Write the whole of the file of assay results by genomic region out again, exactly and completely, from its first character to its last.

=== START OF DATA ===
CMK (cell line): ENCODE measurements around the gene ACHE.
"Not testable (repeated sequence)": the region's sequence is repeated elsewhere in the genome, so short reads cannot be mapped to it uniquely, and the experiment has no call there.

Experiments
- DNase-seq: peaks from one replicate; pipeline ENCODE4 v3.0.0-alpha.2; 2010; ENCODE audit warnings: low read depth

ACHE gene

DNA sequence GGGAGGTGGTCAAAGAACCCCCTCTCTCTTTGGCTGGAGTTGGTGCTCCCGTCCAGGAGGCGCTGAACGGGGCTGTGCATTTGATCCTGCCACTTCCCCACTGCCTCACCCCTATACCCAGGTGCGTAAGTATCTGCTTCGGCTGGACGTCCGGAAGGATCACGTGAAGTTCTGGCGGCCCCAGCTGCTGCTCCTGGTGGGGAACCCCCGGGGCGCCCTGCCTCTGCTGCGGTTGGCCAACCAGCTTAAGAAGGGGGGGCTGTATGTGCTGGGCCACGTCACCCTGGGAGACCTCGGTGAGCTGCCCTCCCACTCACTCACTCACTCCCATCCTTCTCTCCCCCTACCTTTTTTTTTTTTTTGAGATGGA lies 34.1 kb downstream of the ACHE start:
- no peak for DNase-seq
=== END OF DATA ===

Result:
CMK (cell line): ENCODE measurements around the gene ACHE.
"Not testable (repeated sequence)": the region's sequence is repeated elsewhere in the genome, so short reads cannot be mapped to it uniquely, and the experiment has no call there.

Experiments
- DNase-seq: peaks from one replicate; pipeline ENCODE4 v3.0.0-alpha.2; 2010; ENCODE audit warnings: low read depth

ACHE gene

DNA sequence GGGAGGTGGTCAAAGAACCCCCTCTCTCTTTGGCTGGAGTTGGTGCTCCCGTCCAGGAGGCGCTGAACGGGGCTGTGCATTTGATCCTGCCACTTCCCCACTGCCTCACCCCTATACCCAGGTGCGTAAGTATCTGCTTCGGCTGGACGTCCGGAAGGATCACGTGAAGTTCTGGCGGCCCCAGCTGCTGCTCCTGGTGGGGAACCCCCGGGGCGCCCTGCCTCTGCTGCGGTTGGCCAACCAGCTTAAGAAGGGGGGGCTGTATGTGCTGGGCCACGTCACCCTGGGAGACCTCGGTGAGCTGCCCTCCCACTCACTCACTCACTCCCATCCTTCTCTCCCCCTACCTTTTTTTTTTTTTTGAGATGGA lies 34.1 kb downstream of the ACHE start:
- no peak for DNase-seq